Uniting all of these mechanical systems is GM’s version of stability control, which goes by the “Stabilitrak” name. Stabilitrak detects an impending slide or spin and helps the driver restore control by applying the brakes at individual corners to try and match the vehicle’s direction with the driver’s steering inputs. It’s a great concept and I look forward to seeing it on more new models in the near future.
Inside & Out
There’s no denying that the CTS’s styling is unique. In sharp contrast to most vehicles on the road, there isn’t a rounded corner to be found here. Cadillac heralds this chiseled bod as the first full vehicle application of their new “art & science” design philosophy.
What is in question, though, is whether that uniqueness is a good thing. People have a ‘love it or leave it’ reaction when they lay eyes on the Caddy, and during my time with the car, it seemed that more folks felt the latter. Still, I applaud Cadillac for putting such bold lines into production, as this is one of the freshest new exterior shapes to enter the automotive scene in recent memory.
The styling still requires a little perfecting, though. While the high beltline and low greenhouse give it a sleek overall appearance, the fenders are a little too tall. The effect is such that it makes even the Sport’s 17-inch 50-series tires look inadequate. Those huge fenders just swallow them up.
The CTS’s uniqueness carries through inside, where few would recognize the interior as that of a domestic sedan. There’s a prevalent Euro-flavour in the muted tones and restrained use of wood trim. And that’s real wood trim, the kind that can be identified by mild imperfections in the grain and a visual depth that plastic just can’t duplicate. Bravo.
The interior plastics are hit and miss, however. The hit is the uniquely textured soft plastic that graces much of the dash. It’s stylish and subtle in the businesslike way that BMWs manage so effortlessly. The miss, though, is the light grey plastic on the interior door panels. While it is of the soft variety, it still looks downscale compared to the rest of the interior-and the competition. Having said that, the switchgear is beyond reproach. Window switches, door handles, wheel buttons, and knobs-there’s nothing in this department that the competition does better.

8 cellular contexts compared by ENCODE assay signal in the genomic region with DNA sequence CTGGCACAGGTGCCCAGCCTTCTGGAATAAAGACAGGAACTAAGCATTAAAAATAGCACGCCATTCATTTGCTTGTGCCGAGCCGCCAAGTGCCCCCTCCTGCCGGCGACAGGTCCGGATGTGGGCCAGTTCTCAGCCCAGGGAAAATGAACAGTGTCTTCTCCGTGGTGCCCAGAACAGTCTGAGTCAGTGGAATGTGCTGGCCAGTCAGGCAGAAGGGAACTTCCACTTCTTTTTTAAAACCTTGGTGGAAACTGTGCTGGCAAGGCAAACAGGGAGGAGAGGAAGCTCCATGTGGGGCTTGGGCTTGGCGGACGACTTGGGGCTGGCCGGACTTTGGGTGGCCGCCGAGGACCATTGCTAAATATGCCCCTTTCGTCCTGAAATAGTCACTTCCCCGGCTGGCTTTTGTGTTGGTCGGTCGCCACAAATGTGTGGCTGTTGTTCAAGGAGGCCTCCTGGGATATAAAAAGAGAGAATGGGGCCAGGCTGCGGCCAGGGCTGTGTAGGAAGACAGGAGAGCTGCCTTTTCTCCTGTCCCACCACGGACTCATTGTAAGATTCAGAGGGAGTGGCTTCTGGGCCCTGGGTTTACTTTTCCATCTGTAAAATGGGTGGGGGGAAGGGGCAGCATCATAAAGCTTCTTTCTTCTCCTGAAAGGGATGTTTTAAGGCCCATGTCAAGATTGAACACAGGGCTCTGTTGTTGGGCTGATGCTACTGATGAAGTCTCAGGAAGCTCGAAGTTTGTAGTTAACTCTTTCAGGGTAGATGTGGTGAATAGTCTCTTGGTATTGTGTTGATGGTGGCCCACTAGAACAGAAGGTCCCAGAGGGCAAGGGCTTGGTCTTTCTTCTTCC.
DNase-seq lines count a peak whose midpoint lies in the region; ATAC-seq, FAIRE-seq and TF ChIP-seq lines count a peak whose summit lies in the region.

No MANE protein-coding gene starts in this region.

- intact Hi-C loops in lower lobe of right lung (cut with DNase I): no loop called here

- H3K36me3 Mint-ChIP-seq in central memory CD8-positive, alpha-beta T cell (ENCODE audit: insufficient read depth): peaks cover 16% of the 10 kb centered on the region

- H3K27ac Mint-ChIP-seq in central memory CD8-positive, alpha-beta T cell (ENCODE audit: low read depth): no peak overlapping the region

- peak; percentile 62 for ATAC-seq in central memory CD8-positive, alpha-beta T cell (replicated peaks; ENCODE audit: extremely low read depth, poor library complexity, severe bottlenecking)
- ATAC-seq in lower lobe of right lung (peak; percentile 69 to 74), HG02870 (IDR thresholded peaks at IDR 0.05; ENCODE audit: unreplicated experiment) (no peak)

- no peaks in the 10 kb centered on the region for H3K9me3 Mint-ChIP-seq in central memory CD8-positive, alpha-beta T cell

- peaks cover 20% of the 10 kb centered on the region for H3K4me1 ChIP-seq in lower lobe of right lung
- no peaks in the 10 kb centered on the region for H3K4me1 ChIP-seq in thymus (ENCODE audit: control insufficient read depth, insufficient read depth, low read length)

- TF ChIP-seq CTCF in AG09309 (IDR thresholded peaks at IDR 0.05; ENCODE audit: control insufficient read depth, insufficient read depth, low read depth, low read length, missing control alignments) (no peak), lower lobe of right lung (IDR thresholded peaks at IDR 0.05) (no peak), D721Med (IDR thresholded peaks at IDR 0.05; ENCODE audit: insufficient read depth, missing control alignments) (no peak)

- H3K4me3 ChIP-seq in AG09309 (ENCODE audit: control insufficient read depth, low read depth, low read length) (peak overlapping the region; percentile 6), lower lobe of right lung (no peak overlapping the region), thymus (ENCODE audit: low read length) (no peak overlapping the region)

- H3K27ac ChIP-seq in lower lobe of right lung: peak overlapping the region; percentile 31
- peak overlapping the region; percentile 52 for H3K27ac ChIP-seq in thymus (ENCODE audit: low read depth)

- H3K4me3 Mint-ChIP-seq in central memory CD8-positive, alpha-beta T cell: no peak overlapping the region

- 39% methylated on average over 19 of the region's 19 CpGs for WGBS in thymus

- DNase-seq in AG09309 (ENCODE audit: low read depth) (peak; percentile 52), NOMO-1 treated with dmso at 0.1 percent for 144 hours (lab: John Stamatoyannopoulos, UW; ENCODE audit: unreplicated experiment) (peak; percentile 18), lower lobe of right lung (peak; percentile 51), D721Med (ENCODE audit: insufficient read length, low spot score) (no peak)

There’s plenty of room to be found in the rear seat. That shouldn’t be a surprise, given the CTS’s 113.4-inch wheelbase-longest in its class-that translates into a similarly class-leading 37 inches of legroom back there. Rear centre passengers may be kissing their knees, though, given the tall hump that houses the rear wheel drivetrain.
The Personal Touch
Cadillac employs a unique personalization system that allows two drivers to customize settings to their liking. Linked to the remote key fobs, the system memorizes such things as seat and mirror position, radio station presets, and general user preferences, such as whether the exterior lights flash when you remotely unlock the car. It will even restore the radio station and volume that Driver 1 set after Driver 2 has been in the car. But the best part of the system is that there are a total of eight “soft” keys (four on the centre stack and four on the steering wheel) that have no fixed function. Each of the two drivers can select the desired function for each of the eight buttons to their liking. This allows commonly used features, such as fan speed, temperature settings, audio functions, or telephone functions, to be available at the push of a single button.